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What do Spike Lee’s remake of the 2003 South Korean film Old Boy and Dr. H have in common? Recognition that American films are in as deep a recession as the economy and Dr. H acknowledging that Asian movies have better scripts, stories and endings.

Anyone who has looked at JPFmovies knows that we review a lot of Asian films.  As I have said before, Hollywood, in my opinion, has not done anything fresh or original in years.  It seems that the studios come up with some action scenes and then fill the time between explosions with simple stories and bad dialogue.  So, disillusioned with American cinema, I’ve had to turn elsewhere—mainly to Asia.

Since the turn of the century Asian films have come a long way.  In the 1980s and throughout most of the 1990s Asia was copying Hollywood almost without shame.  Now the reverse is true.  Spike Lee’s recent announcement that he is going to remake the South Korean film Old Boy (2003) seems to embody this sad trend.  We here at JPFmovies loved Old Boy and I will be very interested to see how well Lee’s film stacks up against the original.  Even the remakes that Asian cinema produces, i.e. Hari Kari Death of a Samurai and 13 Assassins, are standout films in their own right.  The remakes here in America stink on ice.  Films like Willy Wonka and the Chocolate Factory, “Planet of the Apes” (even though the 1968 Charlton Heston starrer doesn’t stand next to “Grand Illusion” or “Citizen Kane” in the cinematic pantheon).  But it worked beautifully as a campy thriller, it spawned four successful sequels in the ’70s, and it has gone on to become a cultural icon with a large landmark cult following.  The Tim Burton-directed remake in 2001 suffered from a wooden performance by Mark Wahlberg in the lead, an overemphasis on special effects and action, and a painfully formulaic script.  Another disgrace to the original films is the Harrison Ford & Greg Kinnear movie Sabrina where the film’s story is about as predictable as an X-rated movie script.  These only name a few.  And I will not bore you with a litany of similar foul-smelling remakes made in order to avoid having to create fresh ideas.

How, might you ask, does this relate to Dr. H?  While we rarely air our dirty laundry here at JPFMovies, long-time contributor Dr. H was almost universally opposed to foreign movies.  This recently changed after he attended an international medical convention full other physicians and moviegoers who informed Dr. H that if you want a real script with thriller and intelligent endings, South Korea, Japan and China are now at the forefront of the film industry.  Meanwhile, I’ve been trying to get him to acknowledge this for at least two years.  Until now, he’s fought me consistently on watching Asian movies containing subtitles.  Several days ago, after returning from the conference he actually requested that we watch Old Boy without any prodding from me.  This means that he took the word of his colleagues over the experts here at JPFmovies.  While disappointing on its face, at least we have someone who has taken the Matrix’s proverbial red pill, opening his eyes to the truth instead of blissful ignorance.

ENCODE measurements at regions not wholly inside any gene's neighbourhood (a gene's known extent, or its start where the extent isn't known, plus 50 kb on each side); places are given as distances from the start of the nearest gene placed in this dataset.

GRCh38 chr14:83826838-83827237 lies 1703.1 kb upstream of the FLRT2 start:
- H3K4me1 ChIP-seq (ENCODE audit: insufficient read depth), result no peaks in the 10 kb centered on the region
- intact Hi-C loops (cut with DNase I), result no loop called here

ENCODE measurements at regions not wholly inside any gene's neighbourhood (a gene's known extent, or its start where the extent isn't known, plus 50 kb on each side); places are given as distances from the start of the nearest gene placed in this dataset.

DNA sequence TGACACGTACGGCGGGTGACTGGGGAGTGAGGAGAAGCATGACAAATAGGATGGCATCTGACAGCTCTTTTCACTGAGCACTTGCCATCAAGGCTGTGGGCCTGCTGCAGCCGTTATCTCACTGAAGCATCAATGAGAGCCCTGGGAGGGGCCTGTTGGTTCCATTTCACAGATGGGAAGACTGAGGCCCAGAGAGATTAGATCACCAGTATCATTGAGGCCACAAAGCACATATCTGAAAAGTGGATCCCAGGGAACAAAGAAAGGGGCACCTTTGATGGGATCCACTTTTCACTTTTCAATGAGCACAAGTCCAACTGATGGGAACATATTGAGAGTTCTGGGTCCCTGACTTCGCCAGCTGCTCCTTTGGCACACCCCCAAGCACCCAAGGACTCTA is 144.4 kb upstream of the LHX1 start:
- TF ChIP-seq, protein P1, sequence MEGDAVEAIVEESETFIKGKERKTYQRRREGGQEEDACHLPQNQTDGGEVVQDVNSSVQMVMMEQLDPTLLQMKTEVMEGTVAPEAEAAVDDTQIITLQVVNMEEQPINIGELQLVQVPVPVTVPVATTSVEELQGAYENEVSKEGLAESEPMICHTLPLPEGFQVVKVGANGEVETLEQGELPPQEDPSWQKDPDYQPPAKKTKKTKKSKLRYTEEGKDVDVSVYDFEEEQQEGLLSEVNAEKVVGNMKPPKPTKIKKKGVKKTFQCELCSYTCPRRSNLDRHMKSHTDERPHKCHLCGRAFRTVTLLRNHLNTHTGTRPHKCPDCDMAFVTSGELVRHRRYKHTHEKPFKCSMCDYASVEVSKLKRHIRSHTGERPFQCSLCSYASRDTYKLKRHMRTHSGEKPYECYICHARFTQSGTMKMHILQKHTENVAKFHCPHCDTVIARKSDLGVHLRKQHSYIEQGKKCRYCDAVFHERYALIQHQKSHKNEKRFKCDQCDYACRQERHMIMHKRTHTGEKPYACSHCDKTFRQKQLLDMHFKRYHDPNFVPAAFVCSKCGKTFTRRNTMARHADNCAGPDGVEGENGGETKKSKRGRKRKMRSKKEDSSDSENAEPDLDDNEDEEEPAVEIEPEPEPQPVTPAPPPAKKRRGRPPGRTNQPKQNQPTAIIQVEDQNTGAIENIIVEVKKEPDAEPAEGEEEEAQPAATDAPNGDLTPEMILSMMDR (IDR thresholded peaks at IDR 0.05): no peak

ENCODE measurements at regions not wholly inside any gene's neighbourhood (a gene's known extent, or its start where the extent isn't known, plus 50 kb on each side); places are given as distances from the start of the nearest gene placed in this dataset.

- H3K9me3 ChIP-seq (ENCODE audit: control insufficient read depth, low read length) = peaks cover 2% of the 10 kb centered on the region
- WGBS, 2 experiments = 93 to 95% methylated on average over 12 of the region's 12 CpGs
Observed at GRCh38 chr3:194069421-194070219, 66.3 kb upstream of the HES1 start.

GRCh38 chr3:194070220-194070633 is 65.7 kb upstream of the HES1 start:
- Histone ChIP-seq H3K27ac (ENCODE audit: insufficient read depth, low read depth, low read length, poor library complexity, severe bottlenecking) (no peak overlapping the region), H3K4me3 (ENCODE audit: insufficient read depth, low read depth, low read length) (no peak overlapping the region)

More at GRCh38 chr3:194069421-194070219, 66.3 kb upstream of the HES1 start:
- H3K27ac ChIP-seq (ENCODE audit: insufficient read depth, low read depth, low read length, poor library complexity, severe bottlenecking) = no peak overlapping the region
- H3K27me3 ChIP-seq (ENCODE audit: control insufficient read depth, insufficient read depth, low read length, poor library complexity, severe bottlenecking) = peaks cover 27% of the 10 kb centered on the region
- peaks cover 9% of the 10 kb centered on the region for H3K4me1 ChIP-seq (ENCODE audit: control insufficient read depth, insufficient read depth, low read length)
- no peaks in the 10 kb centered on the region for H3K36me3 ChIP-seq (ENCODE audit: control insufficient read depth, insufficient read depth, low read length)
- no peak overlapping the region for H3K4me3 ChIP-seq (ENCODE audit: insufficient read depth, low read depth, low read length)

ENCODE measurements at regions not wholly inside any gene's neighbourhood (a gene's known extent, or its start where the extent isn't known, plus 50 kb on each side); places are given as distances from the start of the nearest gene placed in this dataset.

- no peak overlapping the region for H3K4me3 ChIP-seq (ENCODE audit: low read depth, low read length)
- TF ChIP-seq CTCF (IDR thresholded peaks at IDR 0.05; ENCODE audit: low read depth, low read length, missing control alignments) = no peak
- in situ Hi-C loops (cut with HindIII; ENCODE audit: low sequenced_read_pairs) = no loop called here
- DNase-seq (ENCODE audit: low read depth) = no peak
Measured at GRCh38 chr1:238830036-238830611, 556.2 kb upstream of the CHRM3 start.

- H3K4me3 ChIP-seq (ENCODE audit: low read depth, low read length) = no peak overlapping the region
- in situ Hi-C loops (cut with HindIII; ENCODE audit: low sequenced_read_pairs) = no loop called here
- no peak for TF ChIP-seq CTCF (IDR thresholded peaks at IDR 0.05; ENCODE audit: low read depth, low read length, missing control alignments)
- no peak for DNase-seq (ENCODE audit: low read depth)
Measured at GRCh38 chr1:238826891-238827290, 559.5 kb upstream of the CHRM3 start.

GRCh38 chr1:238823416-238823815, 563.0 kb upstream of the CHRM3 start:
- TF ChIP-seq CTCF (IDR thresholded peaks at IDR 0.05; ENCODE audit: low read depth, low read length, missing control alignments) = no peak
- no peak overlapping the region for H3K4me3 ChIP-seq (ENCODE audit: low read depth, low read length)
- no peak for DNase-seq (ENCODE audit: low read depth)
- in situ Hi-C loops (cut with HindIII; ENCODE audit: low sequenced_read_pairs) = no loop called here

While it seems like my mantra has been falling on deaf ears for some time now.  I am feeling at least a little bit vindicated for my position on the current state of cinema today.  Naturally, I invite your comments, questions or concerns regarding this post and hope to hear from you soon.

 
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Posted by on June 13, 2013 in Movie Reviews

 

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Yes Mr. Mamet we know you are clever. “The Spanish Prisoner” (1997). Our third look at actor Steve Martin in our tribute to him.

You all know my opinion on movies by now; that is, can there be such a thing as a movie which is too intelligent?  Nope.  But it can try way too hard to seem intelligent.  That’s the case with The Spanish Prisoner.  Written and directed by David Mamet, The Spanish Prisoner has many of the hallmarks of great films: intelligent plot, fascinating twists and turns, smart dialog, and an interesting atmosphere or mood.  I like this film a lot, but I can’t call it a great film because Mamet tries too hard to prove he’s clever—which we already knew.

Mamet is probably one of the most prolific and famed playwrights of our time.  However, I recently read in the Guardian that Mamet’s last 6 plays have been serious box office flops—one was even announced closed after the first day it opened having only 17 professional performances.  Read the article here http://www.guardian.co.uk/stage/2013/jun/12/david-mamet-lost-the-plot.  I think the problem is, and I’ve said this before in our review of Gengarry Glenross, that Mamet has one underlying theme and most of his work is a variation on that theme.  Simply put, that people are selfish jerks and would step over their own mother for a dollar.  The Spanish Prisoner is no exception only it is much more complicated and elaborate than his big three “Oleanna” “American Buffalo” and of course “Glengarry Glenross.”